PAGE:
However, with the right infrastructure and the correct VoIP provider, call quality can be as good as or better than traditional PBX systems. CloudTalk, for example, ensures high call quality via a globally distributed server infrastructure. That means average jitter of only 17.8 milliseconds and average latency of only 23ms.

    #4 Scalability and Ease of Upgrading

    Upgrading or scaling a VoIP system isn’t the slightest problem. If you need to, you can easily switch to a higher-value VoIP plan, order more phones, or add new users. 

    If you need another phone number (even an international one) in your company, you can add one in just a few minutes and use it straight away. 

    If you are thinking about switching your current router or phone to newer models, that’s not a problem either. You can even use the same VoIP plan in different offices! Also, you can just as easily remove phone numbers or move to a lower plan. 

    VoIP also comes with several features that are either not available for PBX phones or are very expensive to add. You can even ask your VoIP provider to add custom features that are needed by your company.

    Meanwhile, scaling a PBX system can be troublesome, not to mention costly. If you are moving to a new office, you have to build the PBX infrastructure there from scratch. Even doing something as seemingly simple as adding more users to PBX is a challenge. It might turn out that you will first need new lines that require a different module, and said module requires far more capacity.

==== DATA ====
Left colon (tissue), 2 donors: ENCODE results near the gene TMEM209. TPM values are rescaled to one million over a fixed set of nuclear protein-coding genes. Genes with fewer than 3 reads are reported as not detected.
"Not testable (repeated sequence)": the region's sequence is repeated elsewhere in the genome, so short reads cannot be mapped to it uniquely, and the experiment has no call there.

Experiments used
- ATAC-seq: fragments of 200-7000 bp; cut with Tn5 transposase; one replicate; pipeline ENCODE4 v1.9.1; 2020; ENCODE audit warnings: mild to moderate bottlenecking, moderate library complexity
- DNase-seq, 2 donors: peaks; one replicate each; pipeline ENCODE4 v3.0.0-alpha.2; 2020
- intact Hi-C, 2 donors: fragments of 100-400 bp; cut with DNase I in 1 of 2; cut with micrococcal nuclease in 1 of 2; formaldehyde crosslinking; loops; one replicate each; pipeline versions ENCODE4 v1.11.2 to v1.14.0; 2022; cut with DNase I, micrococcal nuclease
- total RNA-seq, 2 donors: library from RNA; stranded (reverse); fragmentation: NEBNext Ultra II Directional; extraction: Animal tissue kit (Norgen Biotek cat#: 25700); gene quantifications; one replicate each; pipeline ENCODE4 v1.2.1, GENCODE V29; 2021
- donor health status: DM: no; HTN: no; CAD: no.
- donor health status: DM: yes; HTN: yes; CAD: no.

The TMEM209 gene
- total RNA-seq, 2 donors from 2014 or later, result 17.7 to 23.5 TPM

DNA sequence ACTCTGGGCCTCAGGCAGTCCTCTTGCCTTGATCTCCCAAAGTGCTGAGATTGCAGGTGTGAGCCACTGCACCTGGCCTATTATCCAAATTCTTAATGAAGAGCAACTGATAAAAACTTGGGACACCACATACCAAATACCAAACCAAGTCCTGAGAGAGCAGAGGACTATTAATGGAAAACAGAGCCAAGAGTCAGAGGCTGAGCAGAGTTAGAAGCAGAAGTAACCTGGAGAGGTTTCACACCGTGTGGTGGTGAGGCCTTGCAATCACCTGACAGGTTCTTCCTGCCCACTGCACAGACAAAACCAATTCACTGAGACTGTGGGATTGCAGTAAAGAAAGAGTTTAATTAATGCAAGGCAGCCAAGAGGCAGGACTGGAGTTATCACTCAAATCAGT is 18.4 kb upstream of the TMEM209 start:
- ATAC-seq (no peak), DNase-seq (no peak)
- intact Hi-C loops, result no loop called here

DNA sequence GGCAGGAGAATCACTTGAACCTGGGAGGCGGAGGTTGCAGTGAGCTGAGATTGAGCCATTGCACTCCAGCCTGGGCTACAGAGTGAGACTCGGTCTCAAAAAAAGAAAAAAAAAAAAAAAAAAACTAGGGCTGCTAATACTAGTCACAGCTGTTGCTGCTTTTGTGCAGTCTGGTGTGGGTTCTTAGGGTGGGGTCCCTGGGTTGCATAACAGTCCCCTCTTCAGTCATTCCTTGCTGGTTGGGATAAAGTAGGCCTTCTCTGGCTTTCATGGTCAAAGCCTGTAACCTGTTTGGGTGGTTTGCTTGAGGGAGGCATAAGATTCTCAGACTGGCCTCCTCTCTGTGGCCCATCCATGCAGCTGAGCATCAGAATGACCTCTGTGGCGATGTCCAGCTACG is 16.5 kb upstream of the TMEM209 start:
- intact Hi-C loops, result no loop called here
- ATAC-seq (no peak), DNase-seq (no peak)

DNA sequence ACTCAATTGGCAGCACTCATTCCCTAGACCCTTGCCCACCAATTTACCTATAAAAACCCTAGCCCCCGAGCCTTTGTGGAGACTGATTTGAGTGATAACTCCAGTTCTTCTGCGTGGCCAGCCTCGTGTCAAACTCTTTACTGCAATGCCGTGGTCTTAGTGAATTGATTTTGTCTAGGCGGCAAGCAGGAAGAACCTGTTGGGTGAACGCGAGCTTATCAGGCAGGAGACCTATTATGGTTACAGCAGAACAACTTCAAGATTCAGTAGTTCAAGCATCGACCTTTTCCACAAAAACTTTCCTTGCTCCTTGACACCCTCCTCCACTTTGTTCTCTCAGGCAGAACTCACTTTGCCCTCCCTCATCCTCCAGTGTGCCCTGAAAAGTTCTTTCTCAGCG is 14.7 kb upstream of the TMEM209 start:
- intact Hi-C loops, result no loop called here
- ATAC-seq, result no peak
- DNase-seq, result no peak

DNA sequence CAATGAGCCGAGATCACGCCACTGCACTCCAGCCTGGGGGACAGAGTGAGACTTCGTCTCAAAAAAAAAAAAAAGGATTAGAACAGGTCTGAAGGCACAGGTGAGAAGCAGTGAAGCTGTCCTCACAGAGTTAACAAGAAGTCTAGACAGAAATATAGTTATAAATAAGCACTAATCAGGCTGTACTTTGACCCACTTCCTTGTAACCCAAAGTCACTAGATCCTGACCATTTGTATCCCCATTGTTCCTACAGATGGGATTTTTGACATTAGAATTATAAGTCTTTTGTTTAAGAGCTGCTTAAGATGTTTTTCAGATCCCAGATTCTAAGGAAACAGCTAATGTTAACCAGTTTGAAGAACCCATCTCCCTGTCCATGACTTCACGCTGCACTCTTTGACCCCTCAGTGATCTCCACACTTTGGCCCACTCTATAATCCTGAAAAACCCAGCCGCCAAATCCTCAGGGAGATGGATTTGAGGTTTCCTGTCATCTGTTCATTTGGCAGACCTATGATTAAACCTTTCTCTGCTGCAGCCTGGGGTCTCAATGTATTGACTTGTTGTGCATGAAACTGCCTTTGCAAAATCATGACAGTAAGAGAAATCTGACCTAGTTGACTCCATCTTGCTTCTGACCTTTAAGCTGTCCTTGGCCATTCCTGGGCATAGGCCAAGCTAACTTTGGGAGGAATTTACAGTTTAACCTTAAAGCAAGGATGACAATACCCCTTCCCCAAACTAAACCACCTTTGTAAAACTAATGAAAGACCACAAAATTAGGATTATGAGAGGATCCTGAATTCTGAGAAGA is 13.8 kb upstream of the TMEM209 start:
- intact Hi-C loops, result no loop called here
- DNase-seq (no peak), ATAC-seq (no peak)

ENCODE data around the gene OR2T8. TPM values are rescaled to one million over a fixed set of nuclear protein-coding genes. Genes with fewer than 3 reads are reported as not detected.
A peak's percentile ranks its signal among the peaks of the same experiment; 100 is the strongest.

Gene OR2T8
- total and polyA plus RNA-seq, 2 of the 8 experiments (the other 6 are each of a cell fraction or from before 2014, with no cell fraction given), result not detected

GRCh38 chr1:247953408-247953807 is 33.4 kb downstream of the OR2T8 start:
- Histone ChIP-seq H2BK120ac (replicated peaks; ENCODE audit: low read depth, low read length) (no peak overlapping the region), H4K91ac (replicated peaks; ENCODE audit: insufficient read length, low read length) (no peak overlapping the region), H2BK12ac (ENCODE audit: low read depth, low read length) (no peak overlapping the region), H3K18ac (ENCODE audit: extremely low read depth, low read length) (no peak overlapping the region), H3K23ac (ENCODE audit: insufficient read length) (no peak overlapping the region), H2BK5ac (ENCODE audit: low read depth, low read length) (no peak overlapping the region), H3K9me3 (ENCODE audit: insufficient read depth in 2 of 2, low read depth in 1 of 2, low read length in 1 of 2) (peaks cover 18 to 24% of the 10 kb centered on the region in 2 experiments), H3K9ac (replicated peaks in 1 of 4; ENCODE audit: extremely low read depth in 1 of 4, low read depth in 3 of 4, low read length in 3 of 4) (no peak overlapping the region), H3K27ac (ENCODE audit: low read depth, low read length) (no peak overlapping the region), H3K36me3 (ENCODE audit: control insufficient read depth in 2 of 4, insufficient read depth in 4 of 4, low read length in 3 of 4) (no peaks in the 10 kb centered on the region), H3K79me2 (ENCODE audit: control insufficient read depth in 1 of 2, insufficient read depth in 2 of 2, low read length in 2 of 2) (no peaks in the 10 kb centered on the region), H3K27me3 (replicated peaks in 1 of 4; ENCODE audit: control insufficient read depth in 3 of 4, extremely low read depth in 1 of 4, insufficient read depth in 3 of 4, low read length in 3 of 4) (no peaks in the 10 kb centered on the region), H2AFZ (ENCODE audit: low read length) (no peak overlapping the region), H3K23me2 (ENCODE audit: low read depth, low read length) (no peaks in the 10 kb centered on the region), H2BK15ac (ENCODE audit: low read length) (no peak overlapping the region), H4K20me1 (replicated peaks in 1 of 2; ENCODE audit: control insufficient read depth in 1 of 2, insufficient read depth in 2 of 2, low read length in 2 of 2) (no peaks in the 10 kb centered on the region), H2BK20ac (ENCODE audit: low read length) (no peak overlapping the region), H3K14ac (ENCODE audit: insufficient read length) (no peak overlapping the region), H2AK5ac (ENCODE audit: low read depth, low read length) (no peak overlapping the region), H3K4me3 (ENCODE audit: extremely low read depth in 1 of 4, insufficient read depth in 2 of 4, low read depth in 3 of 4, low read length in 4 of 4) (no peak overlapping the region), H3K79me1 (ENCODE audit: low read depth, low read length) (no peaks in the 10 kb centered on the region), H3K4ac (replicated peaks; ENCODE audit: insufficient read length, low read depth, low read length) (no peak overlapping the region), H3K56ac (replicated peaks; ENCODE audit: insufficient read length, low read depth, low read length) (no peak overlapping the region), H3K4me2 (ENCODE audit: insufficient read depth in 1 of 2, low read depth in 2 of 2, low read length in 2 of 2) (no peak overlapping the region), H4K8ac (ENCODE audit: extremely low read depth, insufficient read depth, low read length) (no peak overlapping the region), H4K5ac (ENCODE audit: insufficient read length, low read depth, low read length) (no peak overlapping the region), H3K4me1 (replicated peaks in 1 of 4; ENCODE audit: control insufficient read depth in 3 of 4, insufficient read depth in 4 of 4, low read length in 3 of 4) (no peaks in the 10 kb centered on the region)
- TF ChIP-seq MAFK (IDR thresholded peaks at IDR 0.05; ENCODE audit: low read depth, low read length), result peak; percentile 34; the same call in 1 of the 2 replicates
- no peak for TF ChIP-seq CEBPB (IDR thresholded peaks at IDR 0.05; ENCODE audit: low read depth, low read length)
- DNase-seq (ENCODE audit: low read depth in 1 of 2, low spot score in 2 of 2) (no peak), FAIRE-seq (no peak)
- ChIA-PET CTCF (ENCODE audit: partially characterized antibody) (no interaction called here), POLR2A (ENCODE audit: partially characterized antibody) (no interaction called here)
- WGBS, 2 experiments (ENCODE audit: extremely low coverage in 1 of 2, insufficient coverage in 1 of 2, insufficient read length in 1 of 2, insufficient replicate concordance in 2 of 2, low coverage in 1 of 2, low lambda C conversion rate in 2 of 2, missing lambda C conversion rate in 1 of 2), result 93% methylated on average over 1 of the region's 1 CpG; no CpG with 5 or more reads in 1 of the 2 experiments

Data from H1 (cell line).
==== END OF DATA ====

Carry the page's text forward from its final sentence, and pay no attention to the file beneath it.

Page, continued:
For all of those things, you’ll need an experienced technician. And once you’ve already paid for new hardware or signed a long-term licensing contract, returning to previous settings is pretty much impossible. It’s the same with adding new features. This might be costly and difficult to do, as you will need a knowledgeable IT technician.

    #5 Flexibility

    The lack of flexibility of PBX phones is another thing that can cause issues. 

    PBX phones are usually proprietary, which means they are either bound to a given system or vendor. Want to switch to a different phone model or vendor? It may happen that you will have to replace your entire set of equipment, as your current models won’t be compatible.

    Here comes another noticeable problem, especially now that remote and hybrid working is ever more popular. PBX phones can only be used inside your office and only with compatible phone models. That means remote calling is out of the question. 

    When it comes to VoIP systems, you have a lot more options:

    • You can use any phone as long as your provider offers a mobile app
    • You can also use them wherever there is a stable internet connection
    • It’s possible for your agents to handle calls straight from a computer app

    So, no matter if they are stuck in a traffic jam or working in home-office mode, agents can answer calls in the same way as if they were in the office.

    #6 Reliability and Security

    If properly installed and maintained, a PBX system is reliable and secure. As they rely on a traditional PSTN (Public Switched Telephone Network) rather than an internet connection, there’s no risk of hackers attacking. 

    PSTN networks, however, can suffer outages due to extreme weather or other events that may damage the wider network. For instance, if a vehicle crashes into a telephone pole and causes it to fall, your business may lose your telephone line until it’s fixed.